Republic of Capital: Buenos Aires and the Legal Transformation of the Atlantic World

Overview

This book is a political history of economic life. Through a description of the convulsions of long-term change from colony to republic in Buenos Aires, Republic of Capital explores Atlantic world transformations in the eighteenth and nineteenth centuries.

Tracing the transition from colonial Natural Law to instrumental legal understandings of property, the book shows that the developments of constitutionalism and property law were more than coincidences: the polity shaped the ...

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Overview

This book is a political history of economic life. Through a description of the convulsions of long-term change from colony to republic in Buenos Aires, Republic of Capital explores Atlantic world transformations in the eighteenth and nineteenth centuries.

Tracing the transition from colonial Natural Law to instrumental legal understandings of property, the book shows that the developments of constitutionalism and property law were more than coincidences: the polity shaped the rituals and practices arbitrating economic justice, while the crisis of property animated the support for a centralized and executive-dominated state. In dialectical fashion, politics shaped private law while the effort to formalize the domain of property directed the course of political struggles.

In studying the legal and political foundations of Argentine capitalism, the author shows how merchants and capitalists coped with massive political upheaval and how political writers and intellectuals sought to forge a model of liberal republicanism. Among the topics examined are the transformation of commercial law, the evolution of liberal political credos, and the saga of political and constitutional turmoil after the collapse of Spanish authority.

By the end of the nineteenth century, statemakers, capitalists, and liberal intellectuals settled on a model of political economy that aimed for open markets but closed the polity to widespread participation. The author concludes by exploring the long-term consequences of nineteenth-century statehood for the following century's efforts to promote sustained economic growth and democratize the political arena, and argues that many of Argentina's recent problems can be traced back to the framework and foundations of Argentine statehood in the nineteenth century.

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Editorial Reviews

From the Publisher
"This is an ambitious work that approaches from a new and original vantage point an unusually vast historical landscape. It is a first-rate contribution that brings significant enrichment to the field, and should exert an important influence on its future development."—Tulio Halperin-Donghi, University of California, Berkeley

"This book by Jeremy Adelman takes us on a marvelous journey from late colonialism through decolonization."—American Historical Review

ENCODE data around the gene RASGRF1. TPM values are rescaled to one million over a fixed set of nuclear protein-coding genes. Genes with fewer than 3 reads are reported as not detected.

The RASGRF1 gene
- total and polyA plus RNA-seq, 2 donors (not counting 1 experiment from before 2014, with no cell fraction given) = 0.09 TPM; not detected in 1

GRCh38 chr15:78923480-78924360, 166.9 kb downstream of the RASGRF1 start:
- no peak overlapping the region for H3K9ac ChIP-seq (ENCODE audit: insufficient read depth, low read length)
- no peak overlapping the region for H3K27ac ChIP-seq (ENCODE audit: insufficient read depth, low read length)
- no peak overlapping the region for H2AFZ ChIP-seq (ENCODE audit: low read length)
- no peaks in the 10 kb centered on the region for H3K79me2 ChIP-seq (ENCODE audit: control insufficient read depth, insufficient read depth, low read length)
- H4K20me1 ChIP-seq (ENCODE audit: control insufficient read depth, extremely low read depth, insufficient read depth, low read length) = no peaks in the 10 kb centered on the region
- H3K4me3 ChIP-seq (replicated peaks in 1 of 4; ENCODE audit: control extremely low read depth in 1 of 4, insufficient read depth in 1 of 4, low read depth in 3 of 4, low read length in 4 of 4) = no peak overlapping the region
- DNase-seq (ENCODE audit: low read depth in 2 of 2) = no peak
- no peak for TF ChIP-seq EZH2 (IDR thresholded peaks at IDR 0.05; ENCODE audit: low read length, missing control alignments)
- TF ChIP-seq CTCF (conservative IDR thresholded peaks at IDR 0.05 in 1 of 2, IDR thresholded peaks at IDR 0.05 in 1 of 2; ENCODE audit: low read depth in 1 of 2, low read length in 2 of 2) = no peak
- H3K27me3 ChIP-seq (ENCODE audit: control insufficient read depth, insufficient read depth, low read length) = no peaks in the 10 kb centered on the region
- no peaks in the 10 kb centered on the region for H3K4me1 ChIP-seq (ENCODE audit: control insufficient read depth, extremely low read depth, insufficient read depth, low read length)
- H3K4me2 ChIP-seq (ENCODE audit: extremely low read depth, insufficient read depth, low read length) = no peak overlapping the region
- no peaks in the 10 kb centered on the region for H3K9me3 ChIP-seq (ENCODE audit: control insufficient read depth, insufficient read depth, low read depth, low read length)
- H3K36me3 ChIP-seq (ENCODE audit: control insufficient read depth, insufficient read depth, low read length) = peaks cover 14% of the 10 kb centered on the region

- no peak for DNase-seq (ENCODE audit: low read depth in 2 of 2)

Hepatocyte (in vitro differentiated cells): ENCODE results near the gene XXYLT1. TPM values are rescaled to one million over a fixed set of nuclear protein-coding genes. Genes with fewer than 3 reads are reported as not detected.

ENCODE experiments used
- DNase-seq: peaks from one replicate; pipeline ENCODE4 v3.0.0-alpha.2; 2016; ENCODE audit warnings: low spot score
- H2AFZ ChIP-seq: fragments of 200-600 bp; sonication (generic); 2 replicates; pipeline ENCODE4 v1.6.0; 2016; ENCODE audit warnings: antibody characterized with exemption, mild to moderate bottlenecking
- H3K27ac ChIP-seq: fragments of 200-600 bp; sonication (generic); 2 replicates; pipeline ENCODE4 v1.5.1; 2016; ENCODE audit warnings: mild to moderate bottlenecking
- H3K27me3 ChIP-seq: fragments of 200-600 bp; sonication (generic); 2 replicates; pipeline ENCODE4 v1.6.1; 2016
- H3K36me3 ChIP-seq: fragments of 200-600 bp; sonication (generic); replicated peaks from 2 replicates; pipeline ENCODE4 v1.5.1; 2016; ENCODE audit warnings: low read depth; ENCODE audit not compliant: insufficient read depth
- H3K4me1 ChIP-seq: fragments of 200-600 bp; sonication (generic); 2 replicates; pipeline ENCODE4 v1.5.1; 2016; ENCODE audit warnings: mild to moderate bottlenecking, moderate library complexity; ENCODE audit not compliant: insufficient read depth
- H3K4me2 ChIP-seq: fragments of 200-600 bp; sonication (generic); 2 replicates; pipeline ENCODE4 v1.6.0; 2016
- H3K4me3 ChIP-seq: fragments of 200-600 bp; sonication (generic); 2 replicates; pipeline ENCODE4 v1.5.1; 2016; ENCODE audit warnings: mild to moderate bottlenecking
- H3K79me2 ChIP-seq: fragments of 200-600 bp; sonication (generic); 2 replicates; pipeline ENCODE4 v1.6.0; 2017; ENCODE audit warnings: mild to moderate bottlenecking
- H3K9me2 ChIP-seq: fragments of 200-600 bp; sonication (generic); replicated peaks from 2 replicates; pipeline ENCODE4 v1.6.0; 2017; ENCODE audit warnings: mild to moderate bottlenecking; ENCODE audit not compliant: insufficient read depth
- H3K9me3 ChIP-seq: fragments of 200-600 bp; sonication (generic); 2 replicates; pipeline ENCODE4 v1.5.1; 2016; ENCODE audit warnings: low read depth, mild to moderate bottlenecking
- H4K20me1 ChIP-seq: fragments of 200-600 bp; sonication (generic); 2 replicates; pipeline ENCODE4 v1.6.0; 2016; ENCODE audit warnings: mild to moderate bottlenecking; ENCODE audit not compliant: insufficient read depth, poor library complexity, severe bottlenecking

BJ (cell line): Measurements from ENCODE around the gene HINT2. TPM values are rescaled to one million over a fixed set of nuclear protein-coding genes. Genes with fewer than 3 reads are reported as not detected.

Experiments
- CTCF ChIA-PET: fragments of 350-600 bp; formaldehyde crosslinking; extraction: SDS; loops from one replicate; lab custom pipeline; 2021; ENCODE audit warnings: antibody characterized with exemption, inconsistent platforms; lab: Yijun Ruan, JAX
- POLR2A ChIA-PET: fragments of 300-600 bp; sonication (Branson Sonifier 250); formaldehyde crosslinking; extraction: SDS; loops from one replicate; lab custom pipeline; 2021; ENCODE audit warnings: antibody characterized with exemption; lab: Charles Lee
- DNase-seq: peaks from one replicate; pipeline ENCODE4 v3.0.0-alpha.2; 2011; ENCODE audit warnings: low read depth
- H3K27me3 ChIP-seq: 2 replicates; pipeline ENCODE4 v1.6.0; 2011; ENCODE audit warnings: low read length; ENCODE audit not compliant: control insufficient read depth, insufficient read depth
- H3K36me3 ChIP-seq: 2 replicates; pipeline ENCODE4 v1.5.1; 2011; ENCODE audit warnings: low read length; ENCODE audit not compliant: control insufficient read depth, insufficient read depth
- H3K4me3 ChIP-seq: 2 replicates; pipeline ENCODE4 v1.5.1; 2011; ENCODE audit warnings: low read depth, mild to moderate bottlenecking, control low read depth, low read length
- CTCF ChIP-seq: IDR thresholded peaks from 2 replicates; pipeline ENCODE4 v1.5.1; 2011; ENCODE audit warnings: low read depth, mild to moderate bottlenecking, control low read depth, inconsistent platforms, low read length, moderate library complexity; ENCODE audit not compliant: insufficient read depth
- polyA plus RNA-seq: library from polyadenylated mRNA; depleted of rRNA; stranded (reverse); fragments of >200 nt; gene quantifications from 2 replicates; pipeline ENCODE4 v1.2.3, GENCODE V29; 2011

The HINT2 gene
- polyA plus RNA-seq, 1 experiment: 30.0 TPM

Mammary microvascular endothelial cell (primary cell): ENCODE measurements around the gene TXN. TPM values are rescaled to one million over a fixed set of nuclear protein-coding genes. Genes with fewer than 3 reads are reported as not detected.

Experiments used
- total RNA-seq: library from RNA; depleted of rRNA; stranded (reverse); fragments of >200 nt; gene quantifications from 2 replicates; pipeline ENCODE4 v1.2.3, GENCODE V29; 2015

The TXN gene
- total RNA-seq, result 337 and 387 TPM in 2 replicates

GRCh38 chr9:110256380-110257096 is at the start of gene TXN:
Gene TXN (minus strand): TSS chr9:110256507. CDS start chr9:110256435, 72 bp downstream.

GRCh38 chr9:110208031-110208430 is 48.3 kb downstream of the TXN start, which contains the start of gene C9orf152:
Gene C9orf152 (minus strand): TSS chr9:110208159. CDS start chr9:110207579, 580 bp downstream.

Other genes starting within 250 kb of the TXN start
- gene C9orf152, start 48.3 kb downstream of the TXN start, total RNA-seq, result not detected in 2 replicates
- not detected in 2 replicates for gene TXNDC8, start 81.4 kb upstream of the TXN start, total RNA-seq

"This ambitious work considers an often overlooked issue in the historiography of Latin America: how new and unstable states undertook to create and protect property rights. . . . This is an excellent work that will be of immense value not only to scholars of Argentine history, but to anyone who is interested in the history of ideas or the impact of laws and political institutions on economic change."—Latin American Studies

"The combination of Adelman's persuasive argumentation and analysis makes this work an exceptional contribution to our understanding of nation building."—Journal of Interdisciplinary History

"Republic of Capital is an engaging, well-researched, and important contribution to our understanding of the political, intellectual, and legal changes that occurred in the Buenos Aires region from the late eighteenth century through the mid-nineteenth century, with a brief afterword on twentieth-century developments."—Canadian Journal of History

Booknews
A political history of economic life describing the convulsions of long-term change from colony to republic in the Argentine city, and the larger transformations of the Atlantic world during the 18th and 19th centuries. Tracing the transition from colonial Natural Law to the instrumental legal understandings of property, Adelman (history, Princeton U.) examines commercial law, the evolution of liberal political credos, and the political and constitutional turmoil after the collapse of Spanish authority. Annotation c. Book News, Inc., Portland, OR (booknew.com)
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Product Details

  • ISBN-13: 9780804733793
  • Publisher: Stanford University Press
  • Publication date: 4/28/1999
  • Edition description: 1
  • Pages: 392
  • Lexile: 1480L (what's this?)
  • Product dimensions: 6.00 (w) x 9.00 (h) x 1.50 (d)

Meet the Author

Jeremy Adelman is Professor of History at Princeton Univers

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Table of Contents

1 Toward a Political History of Economic Life 1
Sect. I The Age of Revolution, 1780's-1820's
2 Imperial Reconstitution and the Limits of Political Property 19
3 The Quest for Equipoise in the Shadow of Revolution 49
4 From Revolution to Civil War 74
Sect. II The Age of "Anarchy," 1820's-1850's
5 Rosas Agonistes, or the Political Economy of Cronyism 109
6 Chains of Obligation: The Duress of Merchant Law 141
7 Reconsidering the Republic 165
Sect. III The Age of Order, 1850's-1860's
8 Constitutional Persuasions 193
9 The New Property of Merchant Capital 224
10 Making Money: The Battle for Monetary Authority 251
11 The Unfinished Revolution of the Republic of Capital 279
Notes 297
Bibliography 331
Index 365
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